|“||You must love me! You must want me! You must love me!||„|
Dracula was a 2002 Italian television mini-series adapting the original novel Dracula written by Bram Stoker in 1897. The film is alternately known as Dracula's Curse, The Kiss of Dracula and its original Italian title, Il Bacio di Dracula. Set in modern day Budapest, director Roger Young provides a treatment that is satisfactorily faithful to the original story, albeit with a modernized approach.
|Giancarlo Giannini||Enrico Valenzi|
|Hardy Krüger, Jr.||Jonathan Harker|
|Kai Wiesinger||Doctor Seward|
|Alessio Boni||Quincy Morris|
|Conrad Hornby||Arthur Holmwood|
|Alessia Merz||Fair woman|
|Piroska Kiss||Dark woman|
|István Göz||Male nurse|
|Barna Illyés||Border guard|
|Csaba Pethes||Captain of the Tug|
|Balázs Tardy||Tug crew member|
Jonathan Harker is a wealthy, entitled yuppie who attends a party at a ballroom in Budapest. He's in love with a woman named Mina, and is friends with a woman named Lucy Western, Lucy's aloof boyfriend, Quincy Morris and the metrosexual Arthur Holmwood. Jonathan wants to marry Mina, but Mina has reservations about getting married in Budapest.
Before long, Jonathan meets a dark-haired, well-dressed man named Vladislav Tepes (Patrick Bergen). Vlad represents his uncle, the first Vladislav Tepes, and old Romanian Count. He tells Jonathan that Vladislav is interested in relocating to Budapest and wants to buy the old Carfax House next to the sanitarium. Vlad reveals that his uncle is quite eccentric and would rather not deal with the bureaucracy of the real estate world. He agrees to award Jonathan a 10% tax-free commission on the value of Carfax if he were to help his uncle make the proper arrangements. Since Jonathan wants to be able to offer his fiancée Mina more than just a modest income, he agrees.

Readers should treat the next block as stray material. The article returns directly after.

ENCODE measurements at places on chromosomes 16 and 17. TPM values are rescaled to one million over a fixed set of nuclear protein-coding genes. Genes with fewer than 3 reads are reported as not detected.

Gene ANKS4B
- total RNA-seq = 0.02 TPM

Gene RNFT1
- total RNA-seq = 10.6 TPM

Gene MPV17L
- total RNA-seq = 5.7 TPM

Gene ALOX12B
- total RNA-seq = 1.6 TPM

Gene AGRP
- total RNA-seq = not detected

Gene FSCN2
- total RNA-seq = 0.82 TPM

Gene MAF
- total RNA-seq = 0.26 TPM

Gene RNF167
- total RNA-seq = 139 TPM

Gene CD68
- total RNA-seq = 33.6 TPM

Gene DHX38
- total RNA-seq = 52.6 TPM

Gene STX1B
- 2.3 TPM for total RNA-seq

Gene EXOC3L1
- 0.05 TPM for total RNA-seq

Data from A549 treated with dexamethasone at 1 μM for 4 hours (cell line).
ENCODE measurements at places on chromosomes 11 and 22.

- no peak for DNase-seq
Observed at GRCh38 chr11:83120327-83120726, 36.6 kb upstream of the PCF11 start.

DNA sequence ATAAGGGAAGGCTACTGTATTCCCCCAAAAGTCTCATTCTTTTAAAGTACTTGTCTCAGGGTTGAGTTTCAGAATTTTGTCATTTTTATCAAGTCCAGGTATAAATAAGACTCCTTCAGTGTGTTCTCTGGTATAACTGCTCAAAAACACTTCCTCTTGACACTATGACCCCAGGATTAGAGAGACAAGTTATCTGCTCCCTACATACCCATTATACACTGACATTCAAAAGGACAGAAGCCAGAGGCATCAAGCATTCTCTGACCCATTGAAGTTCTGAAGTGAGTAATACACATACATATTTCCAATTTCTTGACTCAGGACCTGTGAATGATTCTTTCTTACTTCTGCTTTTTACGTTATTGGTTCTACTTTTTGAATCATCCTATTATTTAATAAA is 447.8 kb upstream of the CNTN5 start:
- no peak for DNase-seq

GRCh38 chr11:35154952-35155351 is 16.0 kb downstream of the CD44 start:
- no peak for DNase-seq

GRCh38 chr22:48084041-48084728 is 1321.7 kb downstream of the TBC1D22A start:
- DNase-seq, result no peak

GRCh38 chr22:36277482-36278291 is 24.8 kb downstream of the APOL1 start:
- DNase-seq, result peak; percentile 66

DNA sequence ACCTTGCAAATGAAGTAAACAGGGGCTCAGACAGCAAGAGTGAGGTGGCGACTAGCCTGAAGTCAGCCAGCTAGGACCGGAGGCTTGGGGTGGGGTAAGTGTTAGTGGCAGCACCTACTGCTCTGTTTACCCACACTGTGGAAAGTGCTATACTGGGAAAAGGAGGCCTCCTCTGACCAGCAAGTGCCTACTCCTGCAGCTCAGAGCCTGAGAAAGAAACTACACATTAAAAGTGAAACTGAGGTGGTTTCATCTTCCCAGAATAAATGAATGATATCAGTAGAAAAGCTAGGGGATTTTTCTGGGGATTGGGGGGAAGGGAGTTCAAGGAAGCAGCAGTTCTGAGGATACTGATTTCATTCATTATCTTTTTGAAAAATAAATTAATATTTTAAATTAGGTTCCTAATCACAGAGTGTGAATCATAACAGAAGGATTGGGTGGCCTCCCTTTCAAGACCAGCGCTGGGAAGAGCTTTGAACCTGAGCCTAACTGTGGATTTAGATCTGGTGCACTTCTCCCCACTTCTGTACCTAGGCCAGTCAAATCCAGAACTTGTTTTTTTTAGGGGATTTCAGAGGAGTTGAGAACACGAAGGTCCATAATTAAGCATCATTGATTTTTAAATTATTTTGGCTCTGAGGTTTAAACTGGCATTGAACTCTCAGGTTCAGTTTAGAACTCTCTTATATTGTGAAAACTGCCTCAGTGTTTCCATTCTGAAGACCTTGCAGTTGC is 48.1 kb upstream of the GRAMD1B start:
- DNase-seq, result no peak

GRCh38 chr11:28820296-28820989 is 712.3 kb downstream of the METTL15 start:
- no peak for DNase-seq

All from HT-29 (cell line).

That night, Jonathan tells Arthur and Quincy about the strange offer and agrees to go to Romania to meet Uncle Vlad. Lucy meanwhile, is upstairs suffering from a sleepwalking episode. She takes a fall down the stairs and Mina has to rush to help her up.
The following evening, the group goes to dinner where they meet Vladislav. Vlad charms Lucy with vague allusions to the supernatural. Mina however, doesn't seem to care for the distinguished Romanian.
That evening, Jonathan gets into his sports car and takes off for Romania. He blazes through the hills and canyons, nearly getting into an accident on several occasions. He finally gets to the Romanian border where he argues with a pair of rude border patrol guards. On top of that, Jonathan swerves off the road and runs afoul of some angry gypsies. He tries to get them to help him, but instead they attack with a shovel. Jonathan eventually revives and slowly makes his way towards the castle. He meets up with the aging uncle Vlad (Patrick Bergen again) who looks just like his nephew except that he has long gray hair and a beard.